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Execllent pics Garris! I think that Disney Concert hall is atrocious. :sick:

Haha, that's the only building of these that I like Andy. And City Hall is pretty cool.

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one thing i've always noticed about LA's skyline, it rises out of nowhere, some places the skyline kind of slopes up, But in LA you go from short structures, to BAM 500 feet up. Don't really know how to explain it other than that. I like LA, I feel it doesn't get the respect it deserves. One city that reminds me of LA is Phoenix, It's Auto culture, less than stellar downtown. But the truth is, Phoenix is the place people go, when they can't afford to live in LA.

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Great pics Garris, wasn't that NCW Tower the Mellon Financial tower a few years back, or am I thinking about another structure similiar to that?

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Wow, impressive. Did you get any of the historic district as well?

Thanks for sharing your opinion about LA, I'm glad you enjoyed your short time here.

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I'm glad this was pushed back up, because I believe I missed it before.

Garris, you take awesome photos. While I'm not particularly fond of LA's skyline as one of the top 4 cities in the nation, I believe your photography works wonders for it. Awesome, man!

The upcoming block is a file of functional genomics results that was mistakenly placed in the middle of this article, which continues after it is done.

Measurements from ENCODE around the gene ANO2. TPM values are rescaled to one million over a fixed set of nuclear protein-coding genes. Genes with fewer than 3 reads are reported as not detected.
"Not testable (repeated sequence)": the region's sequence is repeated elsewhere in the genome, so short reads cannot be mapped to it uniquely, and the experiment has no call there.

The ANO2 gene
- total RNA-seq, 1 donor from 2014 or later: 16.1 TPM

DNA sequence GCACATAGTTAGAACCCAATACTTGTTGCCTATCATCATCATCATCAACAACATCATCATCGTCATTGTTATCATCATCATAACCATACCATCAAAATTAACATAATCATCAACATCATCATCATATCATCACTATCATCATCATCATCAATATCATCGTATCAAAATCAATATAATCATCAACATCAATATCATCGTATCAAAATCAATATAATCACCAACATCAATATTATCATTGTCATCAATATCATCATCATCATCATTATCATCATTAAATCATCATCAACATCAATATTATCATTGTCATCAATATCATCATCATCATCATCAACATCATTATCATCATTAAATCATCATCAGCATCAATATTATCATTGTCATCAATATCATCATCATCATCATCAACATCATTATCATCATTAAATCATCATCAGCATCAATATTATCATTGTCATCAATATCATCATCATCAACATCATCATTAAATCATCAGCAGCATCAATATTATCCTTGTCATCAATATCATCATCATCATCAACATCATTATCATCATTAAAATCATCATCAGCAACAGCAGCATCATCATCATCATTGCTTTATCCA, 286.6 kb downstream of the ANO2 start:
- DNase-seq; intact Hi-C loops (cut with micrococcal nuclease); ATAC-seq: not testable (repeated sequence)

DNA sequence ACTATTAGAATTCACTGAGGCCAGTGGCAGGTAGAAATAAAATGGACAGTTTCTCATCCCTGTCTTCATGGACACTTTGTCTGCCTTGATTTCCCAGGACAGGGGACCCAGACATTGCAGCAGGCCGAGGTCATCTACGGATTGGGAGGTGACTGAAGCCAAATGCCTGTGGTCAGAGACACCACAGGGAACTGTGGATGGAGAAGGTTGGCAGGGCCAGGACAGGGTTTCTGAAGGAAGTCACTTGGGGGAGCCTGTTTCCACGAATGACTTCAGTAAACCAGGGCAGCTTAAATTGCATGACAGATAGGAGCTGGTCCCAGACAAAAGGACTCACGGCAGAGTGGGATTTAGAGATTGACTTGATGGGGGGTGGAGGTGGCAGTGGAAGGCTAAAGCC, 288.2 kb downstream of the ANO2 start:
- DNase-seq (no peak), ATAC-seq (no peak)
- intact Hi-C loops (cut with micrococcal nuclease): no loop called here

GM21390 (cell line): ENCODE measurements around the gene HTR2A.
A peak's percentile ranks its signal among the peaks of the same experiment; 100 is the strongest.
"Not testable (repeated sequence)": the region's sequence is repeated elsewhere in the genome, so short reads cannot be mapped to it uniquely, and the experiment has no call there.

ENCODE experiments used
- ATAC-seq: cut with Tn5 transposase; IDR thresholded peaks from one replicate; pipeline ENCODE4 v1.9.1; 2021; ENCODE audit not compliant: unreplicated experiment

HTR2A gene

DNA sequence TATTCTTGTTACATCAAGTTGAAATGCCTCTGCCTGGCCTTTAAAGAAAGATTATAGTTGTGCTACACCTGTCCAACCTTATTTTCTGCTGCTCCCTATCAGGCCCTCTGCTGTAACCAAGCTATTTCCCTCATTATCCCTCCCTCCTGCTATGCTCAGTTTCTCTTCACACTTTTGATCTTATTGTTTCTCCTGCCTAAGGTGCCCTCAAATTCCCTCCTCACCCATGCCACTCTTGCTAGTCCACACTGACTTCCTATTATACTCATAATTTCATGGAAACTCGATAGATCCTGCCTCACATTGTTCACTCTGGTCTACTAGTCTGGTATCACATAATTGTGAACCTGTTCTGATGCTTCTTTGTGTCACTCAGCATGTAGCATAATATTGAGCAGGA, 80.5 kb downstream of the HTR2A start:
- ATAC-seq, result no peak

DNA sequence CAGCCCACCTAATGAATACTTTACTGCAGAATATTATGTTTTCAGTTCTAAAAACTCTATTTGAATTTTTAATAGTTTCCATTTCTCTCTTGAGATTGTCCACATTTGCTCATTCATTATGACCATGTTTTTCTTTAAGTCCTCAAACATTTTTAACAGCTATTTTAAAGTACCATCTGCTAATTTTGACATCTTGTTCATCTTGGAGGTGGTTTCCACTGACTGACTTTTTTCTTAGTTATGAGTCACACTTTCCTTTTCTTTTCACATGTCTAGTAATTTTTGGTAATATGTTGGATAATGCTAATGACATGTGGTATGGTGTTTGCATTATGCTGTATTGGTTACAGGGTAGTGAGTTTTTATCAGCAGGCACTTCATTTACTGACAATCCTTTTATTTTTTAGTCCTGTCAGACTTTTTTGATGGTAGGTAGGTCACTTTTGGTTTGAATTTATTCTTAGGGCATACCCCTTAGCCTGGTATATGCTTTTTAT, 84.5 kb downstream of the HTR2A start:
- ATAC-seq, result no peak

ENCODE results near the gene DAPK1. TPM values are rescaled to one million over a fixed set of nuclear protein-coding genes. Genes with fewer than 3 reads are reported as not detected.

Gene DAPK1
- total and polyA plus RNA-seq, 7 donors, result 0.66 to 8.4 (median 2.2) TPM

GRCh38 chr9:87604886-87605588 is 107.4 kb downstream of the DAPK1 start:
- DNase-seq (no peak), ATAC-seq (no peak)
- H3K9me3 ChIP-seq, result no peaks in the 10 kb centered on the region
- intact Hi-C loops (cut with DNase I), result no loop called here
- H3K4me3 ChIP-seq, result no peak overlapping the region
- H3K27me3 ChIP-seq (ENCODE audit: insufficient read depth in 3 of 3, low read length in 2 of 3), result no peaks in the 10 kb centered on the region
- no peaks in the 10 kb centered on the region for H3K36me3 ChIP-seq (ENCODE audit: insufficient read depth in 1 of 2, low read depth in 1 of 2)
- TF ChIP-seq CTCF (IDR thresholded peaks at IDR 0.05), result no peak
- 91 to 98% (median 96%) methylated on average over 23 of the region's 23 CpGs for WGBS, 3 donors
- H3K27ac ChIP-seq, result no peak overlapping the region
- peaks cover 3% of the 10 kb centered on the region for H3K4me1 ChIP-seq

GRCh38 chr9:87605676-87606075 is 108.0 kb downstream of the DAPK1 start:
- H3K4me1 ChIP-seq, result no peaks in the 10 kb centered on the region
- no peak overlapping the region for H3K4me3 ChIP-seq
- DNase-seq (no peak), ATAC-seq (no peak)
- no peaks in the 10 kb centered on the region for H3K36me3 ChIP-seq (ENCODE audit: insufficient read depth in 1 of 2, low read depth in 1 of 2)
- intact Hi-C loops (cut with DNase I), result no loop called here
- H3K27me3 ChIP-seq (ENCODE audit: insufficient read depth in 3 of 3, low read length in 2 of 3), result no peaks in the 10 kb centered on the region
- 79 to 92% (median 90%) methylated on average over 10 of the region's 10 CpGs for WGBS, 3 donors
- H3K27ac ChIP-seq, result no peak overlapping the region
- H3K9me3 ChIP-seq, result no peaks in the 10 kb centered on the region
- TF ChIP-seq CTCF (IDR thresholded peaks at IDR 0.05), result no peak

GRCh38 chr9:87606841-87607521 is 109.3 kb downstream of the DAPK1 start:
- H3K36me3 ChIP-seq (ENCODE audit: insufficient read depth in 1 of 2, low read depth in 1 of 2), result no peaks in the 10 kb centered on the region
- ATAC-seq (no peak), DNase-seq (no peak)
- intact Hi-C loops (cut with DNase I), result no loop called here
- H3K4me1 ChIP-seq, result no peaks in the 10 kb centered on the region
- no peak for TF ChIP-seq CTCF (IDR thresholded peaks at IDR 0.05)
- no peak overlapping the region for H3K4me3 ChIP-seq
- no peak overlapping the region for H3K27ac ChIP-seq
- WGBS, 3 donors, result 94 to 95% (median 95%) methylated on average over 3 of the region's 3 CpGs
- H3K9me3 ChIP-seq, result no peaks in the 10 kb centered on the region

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Awesome pictures. LA's skyline certainly lacks density, but it is what it is. Thanks for sharing!

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I like how the Library Tower is on that huge hill. Makes it larger than it actually is. Neat pictures.

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Fantastic pictures! I have been looking (though not too hard) for some pics of L.A. About the traffic. I think this is something more and more cities are facing. I live in Tampa, Fl. and it is something I deal with every day as well. I only live 20 miles from work and it takes me an hour to get there, on a good day and if i avoid the highways for a good portion. At least LA and other cities have a transportation option, even if it is underdeveloped. We have nothing but a ineffective bus system and an isolated trolly line in DT. Hopefully cities around the country will wake up and give us all other options than our cars.

Steve